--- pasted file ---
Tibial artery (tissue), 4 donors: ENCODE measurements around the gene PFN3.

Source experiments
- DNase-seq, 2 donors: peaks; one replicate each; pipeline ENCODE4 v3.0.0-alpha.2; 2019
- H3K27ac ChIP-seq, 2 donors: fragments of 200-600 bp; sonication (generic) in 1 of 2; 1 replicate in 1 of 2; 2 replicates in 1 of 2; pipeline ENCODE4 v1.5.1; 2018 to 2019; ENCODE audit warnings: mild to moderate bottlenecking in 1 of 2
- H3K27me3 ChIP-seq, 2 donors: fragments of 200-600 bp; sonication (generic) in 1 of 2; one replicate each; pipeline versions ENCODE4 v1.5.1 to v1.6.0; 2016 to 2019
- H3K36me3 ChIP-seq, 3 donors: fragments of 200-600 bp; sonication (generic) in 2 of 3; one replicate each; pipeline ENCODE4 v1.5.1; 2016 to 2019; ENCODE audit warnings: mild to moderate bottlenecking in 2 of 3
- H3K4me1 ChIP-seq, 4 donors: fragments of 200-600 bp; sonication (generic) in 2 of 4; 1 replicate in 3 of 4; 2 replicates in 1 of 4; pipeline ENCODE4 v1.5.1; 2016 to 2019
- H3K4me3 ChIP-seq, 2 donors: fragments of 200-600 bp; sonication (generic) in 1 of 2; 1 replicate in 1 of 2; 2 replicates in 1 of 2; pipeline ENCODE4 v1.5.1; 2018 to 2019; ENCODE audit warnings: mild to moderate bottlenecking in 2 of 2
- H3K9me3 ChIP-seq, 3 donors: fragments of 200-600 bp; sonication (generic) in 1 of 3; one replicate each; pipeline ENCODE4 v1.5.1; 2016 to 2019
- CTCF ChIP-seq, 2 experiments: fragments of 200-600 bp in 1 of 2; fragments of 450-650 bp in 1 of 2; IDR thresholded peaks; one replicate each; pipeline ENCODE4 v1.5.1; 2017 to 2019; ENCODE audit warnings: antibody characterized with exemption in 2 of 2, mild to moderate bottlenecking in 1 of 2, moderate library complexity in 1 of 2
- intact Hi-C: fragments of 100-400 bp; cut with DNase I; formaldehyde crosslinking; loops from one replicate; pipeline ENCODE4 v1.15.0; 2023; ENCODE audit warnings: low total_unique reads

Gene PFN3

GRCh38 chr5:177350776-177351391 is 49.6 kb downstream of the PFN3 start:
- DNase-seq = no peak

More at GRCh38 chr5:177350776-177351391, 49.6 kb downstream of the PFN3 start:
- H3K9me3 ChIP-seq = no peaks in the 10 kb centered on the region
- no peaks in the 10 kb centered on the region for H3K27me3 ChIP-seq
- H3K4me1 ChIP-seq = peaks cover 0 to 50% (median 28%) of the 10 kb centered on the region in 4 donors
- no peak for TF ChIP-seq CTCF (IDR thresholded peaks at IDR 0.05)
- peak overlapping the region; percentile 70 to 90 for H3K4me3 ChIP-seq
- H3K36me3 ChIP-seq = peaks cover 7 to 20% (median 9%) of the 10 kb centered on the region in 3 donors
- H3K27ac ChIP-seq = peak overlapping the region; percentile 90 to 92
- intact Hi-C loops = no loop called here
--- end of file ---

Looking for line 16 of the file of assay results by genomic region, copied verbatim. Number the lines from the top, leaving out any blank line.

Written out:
- H3K9me3 ChIP-seq = no peaks in the 10 kb centered on the region